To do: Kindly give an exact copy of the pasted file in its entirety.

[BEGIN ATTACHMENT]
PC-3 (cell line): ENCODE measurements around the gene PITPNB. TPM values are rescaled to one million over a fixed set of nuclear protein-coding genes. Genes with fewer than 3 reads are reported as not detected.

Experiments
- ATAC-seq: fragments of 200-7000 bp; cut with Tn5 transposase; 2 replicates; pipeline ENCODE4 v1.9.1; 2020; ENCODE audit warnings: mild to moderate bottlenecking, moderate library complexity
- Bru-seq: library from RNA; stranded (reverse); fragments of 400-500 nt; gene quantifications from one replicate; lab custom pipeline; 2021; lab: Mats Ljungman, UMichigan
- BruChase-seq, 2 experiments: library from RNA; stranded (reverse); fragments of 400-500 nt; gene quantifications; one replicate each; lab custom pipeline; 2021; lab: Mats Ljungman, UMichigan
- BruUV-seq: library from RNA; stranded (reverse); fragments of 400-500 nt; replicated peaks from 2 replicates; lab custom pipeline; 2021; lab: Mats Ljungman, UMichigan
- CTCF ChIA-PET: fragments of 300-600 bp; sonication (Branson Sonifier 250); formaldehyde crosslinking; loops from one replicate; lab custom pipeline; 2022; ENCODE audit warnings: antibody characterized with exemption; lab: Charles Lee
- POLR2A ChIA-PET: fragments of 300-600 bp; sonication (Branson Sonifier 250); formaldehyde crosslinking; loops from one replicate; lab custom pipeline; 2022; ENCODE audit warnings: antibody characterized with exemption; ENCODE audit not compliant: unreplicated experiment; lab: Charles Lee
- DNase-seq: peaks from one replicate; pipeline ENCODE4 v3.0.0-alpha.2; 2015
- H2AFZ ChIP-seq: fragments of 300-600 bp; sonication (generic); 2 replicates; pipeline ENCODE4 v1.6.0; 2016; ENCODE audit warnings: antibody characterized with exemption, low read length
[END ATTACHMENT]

PC-3 (cell line): ENCODE measurements around the gene PITPNB. TPM values are rescaled to one million over a fixed set of nuclear protein-coding genes. Genes with fewer than 3 reads are reported as not detected.

Experiments
- ATAC-seq: fragments of 200-7000 bp; cut with Tn5 transposase; 2 replicates; pipeline ENCODE4 v1.9.1; 2020; ENCODE audit warnings: mild to moderate bottlenecking, moderate library complexity
- Bru-seq: library from RNA; stranded (reverse); fragments of 400-500 nt; gene quantifications from one replicate; lab custom pipeline; 2021; lab: Mats Ljungman, UMichigan
- BruChase-seq, 2 experiments: library from RNA; stranded (reverse); fragments of 400-500 nt; gene quantifications; one replicate each; lab custom pipeline; 2021; lab: Mats Ljungman, UMichigan
- BruUV-seq: library from RNA; stranded (reverse); fragments of 400-500 nt; replicated peaks from 2 replicates; lab custom pipeline; 2021; lab: Mats Ljungman, UMichigan
- CTCF ChIA-PET: fragments of 300-600 bp; sonication (Branson Sonifier 250); formaldehyde crosslinking; loops from one replicate; lab custom pipeline; 2022; ENCODE audit warnings: antibody characterized with exemption; lab: Charles Lee
- POLR2A ChIA-PET: fragments of 300-600 bp; sonication (Branson Sonifier 250); formaldehyde crosslinking; loops from one replicate; lab custom pipeline; 2022; ENCODE audit warnings: antibody characterized with exemption; ENCODE audit not compliant: unreplicated experiment; lab: Charles Lee
- DNase-seq: peaks from one replicate; pipeline ENCODE4 v3.0.0-alpha.2; 2015
- H2AFZ ChIP-seq: fragments of 300-600 bp; sonication (generic); 2 replicates; pipeline ENCODE4 v1.6.0; 2016; ENCODE audit warnings: antibody characterized with exemption, low read length